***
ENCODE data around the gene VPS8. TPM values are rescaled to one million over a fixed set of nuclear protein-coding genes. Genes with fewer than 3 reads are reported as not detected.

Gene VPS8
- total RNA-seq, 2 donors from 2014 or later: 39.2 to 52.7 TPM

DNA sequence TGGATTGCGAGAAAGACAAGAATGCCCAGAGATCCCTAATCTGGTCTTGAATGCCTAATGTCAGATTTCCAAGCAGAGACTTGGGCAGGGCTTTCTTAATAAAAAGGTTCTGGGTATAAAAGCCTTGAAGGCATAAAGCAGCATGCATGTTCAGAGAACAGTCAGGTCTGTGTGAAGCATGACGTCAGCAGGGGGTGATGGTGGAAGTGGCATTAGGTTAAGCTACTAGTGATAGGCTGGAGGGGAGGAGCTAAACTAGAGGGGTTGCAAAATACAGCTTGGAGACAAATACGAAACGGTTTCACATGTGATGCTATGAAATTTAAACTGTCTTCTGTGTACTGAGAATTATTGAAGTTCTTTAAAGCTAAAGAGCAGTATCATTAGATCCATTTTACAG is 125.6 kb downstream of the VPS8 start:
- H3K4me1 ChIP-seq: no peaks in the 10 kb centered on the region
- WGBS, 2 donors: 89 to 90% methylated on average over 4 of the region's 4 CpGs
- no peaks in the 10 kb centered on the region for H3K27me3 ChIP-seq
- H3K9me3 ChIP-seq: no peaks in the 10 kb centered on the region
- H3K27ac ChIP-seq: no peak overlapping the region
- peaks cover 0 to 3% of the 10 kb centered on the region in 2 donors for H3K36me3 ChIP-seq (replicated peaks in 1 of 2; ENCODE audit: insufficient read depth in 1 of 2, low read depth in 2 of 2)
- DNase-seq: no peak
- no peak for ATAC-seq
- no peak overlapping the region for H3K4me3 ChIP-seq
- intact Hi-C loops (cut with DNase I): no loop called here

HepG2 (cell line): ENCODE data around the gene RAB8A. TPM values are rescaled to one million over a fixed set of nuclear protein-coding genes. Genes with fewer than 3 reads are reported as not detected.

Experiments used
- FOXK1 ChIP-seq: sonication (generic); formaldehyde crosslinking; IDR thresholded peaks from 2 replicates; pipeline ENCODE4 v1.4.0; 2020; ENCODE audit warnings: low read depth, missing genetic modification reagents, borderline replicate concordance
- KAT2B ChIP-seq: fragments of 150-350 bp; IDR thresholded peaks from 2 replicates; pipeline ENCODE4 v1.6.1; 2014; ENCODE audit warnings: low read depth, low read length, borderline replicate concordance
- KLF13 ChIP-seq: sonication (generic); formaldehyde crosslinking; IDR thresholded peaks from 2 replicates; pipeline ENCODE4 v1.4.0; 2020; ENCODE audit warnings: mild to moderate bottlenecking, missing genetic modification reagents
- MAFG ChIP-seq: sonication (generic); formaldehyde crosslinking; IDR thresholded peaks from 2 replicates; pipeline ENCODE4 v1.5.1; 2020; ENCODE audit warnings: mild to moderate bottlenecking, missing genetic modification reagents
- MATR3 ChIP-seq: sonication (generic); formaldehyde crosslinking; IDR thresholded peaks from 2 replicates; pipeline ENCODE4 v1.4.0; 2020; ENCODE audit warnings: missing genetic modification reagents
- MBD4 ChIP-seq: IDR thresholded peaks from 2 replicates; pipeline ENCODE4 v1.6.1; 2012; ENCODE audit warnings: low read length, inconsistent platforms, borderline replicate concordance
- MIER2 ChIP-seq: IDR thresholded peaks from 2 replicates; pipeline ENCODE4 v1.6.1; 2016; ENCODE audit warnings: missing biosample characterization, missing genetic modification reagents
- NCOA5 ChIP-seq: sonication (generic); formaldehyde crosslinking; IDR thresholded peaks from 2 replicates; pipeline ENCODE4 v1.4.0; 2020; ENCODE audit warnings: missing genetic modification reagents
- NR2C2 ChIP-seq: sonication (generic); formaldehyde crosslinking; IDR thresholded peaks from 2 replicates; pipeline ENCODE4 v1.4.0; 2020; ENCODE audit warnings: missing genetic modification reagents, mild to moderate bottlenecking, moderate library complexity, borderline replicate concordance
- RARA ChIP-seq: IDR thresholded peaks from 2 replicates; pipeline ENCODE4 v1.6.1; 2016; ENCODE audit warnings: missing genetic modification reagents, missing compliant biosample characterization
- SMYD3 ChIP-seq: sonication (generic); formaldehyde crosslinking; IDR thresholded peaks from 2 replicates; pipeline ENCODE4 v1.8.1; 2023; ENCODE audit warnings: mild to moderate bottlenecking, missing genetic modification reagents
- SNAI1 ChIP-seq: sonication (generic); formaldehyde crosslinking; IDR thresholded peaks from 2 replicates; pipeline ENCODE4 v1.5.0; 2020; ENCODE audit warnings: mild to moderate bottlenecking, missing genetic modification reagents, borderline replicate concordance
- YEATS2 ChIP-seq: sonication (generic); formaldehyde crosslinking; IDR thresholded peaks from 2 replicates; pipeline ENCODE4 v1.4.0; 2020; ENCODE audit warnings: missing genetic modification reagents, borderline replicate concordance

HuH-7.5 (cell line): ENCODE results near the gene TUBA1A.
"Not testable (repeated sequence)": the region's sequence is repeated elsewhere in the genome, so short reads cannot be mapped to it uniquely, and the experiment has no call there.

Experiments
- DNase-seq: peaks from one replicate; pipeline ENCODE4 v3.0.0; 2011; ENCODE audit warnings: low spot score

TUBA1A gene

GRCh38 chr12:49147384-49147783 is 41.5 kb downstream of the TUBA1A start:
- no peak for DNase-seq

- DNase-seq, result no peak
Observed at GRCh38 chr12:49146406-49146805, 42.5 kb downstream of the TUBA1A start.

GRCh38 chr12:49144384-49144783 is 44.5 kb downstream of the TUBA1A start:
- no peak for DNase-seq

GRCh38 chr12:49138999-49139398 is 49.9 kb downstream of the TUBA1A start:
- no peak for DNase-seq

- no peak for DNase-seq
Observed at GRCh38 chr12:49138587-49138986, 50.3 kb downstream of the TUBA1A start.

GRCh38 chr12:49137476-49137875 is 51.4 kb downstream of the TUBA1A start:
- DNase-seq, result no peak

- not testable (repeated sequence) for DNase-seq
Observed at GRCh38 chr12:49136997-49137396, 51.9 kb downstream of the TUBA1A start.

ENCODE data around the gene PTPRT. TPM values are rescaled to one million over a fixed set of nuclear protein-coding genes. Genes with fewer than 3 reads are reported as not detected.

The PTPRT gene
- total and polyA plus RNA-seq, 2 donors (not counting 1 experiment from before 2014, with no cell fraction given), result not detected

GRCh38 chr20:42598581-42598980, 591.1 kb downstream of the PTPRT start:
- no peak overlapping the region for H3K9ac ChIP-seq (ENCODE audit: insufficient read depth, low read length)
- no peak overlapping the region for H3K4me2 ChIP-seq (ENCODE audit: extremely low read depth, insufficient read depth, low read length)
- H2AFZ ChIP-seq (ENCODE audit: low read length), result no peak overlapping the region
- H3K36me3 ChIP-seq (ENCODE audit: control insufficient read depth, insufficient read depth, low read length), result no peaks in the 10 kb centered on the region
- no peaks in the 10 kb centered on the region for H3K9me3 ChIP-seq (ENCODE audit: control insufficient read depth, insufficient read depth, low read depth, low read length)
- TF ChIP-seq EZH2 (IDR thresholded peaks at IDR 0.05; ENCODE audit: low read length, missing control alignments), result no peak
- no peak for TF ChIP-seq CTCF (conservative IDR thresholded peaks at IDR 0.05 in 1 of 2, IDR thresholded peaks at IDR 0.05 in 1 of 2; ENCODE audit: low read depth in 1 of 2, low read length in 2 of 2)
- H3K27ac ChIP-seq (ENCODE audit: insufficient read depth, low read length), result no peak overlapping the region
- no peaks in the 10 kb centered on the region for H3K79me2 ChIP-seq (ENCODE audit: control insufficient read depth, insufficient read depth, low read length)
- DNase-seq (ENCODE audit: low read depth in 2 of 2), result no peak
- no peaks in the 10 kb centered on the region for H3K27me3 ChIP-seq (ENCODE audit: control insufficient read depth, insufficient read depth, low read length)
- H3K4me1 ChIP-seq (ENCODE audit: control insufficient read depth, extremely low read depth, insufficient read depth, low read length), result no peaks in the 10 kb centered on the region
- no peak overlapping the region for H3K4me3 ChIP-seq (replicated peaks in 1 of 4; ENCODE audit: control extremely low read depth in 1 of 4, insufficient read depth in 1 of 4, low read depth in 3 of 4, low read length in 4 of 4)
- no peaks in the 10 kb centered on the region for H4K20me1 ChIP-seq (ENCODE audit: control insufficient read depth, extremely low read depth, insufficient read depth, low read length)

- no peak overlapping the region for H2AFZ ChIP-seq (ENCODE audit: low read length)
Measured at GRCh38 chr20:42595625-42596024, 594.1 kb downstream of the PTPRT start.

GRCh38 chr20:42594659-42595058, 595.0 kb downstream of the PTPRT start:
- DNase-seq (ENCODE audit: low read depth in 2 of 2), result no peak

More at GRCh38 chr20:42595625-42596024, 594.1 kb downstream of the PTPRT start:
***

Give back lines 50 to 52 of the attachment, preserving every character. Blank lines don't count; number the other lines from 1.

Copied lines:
The PTPRT gene
- total and polyA plus RNA-seq, 2 donors (not counting 1 experiment from before 2014, with no cell fraction given), result not detected

GRCh38 chr20:42598581-42598980, 591.1 kb downstream of the PTPRT start: